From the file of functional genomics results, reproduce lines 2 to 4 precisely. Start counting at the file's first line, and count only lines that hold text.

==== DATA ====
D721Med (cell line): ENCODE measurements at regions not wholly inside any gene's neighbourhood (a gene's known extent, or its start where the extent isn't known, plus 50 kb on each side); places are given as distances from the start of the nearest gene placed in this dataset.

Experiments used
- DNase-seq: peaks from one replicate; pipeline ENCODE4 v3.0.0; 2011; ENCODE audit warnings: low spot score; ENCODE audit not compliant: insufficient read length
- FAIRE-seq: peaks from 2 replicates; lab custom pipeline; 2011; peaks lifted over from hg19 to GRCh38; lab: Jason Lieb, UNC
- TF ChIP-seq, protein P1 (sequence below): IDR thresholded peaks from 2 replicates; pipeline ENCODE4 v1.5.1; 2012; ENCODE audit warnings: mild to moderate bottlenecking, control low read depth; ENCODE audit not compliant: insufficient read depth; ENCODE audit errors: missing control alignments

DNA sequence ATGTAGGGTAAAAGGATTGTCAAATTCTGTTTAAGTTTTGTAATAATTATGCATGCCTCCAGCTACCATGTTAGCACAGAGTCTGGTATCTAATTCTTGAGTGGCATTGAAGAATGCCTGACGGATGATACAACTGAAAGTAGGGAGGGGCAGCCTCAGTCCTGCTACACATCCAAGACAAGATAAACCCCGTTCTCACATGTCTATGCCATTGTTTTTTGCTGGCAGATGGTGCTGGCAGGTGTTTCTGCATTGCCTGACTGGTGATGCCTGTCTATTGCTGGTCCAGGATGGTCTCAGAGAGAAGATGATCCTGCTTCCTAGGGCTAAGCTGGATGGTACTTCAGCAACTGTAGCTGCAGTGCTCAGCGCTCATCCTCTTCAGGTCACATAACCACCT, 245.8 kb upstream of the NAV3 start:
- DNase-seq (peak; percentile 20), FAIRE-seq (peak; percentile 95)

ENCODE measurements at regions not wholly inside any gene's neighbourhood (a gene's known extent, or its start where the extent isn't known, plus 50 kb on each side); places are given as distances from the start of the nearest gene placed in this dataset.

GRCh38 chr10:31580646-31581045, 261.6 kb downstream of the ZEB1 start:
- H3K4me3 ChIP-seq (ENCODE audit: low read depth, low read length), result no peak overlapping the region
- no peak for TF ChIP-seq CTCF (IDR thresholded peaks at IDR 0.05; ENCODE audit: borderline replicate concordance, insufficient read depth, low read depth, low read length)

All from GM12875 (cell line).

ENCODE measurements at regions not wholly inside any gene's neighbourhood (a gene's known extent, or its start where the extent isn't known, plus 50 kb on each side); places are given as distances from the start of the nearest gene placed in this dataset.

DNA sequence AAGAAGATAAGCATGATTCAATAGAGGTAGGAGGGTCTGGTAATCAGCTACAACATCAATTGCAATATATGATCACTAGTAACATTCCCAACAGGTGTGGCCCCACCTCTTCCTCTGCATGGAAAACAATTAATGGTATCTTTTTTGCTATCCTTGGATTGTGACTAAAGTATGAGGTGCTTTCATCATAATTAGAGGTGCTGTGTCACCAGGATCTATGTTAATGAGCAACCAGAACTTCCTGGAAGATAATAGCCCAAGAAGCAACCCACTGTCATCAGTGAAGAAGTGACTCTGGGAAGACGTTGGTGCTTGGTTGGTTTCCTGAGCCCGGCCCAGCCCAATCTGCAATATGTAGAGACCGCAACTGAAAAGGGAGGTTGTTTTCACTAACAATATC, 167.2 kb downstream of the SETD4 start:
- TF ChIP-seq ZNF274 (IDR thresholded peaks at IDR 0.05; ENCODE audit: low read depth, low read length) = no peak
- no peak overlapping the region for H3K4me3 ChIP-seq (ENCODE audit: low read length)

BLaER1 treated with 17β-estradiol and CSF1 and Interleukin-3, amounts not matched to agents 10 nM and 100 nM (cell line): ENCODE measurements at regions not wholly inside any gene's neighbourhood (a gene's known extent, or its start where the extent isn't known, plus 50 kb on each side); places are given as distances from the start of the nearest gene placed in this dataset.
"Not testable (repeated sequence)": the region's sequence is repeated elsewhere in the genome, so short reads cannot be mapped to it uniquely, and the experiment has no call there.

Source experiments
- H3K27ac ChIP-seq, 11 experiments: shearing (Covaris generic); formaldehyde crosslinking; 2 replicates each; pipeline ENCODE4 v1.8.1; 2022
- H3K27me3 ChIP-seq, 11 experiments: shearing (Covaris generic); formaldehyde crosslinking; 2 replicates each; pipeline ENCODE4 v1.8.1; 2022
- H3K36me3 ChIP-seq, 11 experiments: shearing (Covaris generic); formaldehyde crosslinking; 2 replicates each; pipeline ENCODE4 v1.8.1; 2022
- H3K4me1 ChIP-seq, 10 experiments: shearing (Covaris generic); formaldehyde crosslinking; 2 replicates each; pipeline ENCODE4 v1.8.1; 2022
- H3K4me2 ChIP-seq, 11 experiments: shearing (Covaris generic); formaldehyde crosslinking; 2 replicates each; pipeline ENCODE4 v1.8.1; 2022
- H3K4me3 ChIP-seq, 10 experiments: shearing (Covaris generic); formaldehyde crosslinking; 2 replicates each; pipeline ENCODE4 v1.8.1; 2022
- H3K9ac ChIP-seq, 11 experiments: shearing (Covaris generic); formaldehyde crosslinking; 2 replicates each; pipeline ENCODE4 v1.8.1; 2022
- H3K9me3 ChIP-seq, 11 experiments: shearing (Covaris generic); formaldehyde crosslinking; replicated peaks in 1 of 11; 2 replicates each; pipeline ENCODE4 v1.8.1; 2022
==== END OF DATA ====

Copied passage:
Experiments used
- DNase-seq: peaks from one replicate; pipeline ENCODE4 v3.0.0; 2011; ENCODE audit warnings: low spot score; ENCODE audit not compliant: insufficient read length
- FAIRE-seq: peaks from 2 replicates; lab custom pipeline; 2011; peaks lifted over from hg19 to GRCh38; lab: Jason Lieb, UNC